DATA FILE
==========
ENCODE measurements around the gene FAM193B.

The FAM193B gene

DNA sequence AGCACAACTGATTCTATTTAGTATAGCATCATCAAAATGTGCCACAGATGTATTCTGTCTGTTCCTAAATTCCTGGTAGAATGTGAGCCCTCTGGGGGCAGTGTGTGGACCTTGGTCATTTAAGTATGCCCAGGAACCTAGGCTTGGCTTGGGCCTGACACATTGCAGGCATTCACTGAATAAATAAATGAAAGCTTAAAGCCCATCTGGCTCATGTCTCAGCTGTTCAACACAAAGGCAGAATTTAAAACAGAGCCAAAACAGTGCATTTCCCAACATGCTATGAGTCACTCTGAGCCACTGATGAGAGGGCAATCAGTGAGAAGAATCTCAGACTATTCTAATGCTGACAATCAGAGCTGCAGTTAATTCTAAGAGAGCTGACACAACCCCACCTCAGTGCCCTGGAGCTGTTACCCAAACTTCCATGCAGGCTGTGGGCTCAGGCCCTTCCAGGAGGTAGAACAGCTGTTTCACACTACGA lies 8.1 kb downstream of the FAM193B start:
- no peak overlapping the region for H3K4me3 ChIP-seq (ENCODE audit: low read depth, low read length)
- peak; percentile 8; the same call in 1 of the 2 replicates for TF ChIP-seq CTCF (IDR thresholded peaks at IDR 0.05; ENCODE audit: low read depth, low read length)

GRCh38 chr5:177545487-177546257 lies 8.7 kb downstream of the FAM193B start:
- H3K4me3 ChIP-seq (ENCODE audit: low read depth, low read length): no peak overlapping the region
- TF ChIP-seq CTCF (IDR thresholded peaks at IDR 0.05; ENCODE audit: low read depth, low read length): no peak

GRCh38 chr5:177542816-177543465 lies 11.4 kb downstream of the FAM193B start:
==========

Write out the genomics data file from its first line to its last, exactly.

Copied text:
ENCODE measurements around the gene FAM193B.

The FAM193B gene

DNA sequence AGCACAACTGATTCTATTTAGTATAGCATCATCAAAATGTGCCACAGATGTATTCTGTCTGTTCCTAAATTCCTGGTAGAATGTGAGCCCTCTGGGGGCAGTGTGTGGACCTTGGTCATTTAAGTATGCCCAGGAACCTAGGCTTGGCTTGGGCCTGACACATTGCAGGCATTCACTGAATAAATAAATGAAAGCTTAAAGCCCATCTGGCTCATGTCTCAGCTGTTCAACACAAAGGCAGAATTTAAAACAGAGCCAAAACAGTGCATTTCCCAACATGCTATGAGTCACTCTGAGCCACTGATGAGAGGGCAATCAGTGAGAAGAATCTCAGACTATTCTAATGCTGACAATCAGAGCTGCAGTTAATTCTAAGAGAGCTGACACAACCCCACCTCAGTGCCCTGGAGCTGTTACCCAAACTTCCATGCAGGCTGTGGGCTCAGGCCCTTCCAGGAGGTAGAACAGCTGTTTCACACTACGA lies 8.1 kb downstream of the FAM193B start:
- no peak overlapping the region for H3K4me3 ChIP-seq (ENCODE audit: low read depth, low read length)
- peak; percentile 8; the same call in 1 of the 2 replicates for TF ChIP-seq CTCF (IDR thresholded peaks at IDR 0.05; ENCODE audit: low read depth, low read length)

GRCh38 chr5:177545487-177546257 lies 8.7 kb downstream of the FAM193B start:
- H3K4me3 ChIP-seq (ENCODE audit: low read depth, low read length): no peak overlapping the region
- TF ChIP-seq CTCF (IDR thresholded peaks at IDR 0.05; ENCODE audit: low read depth, low read length): no peak

GRCh38 chr5:177542816-177543465 lies 11.4 kb downstream of the FAM193B start: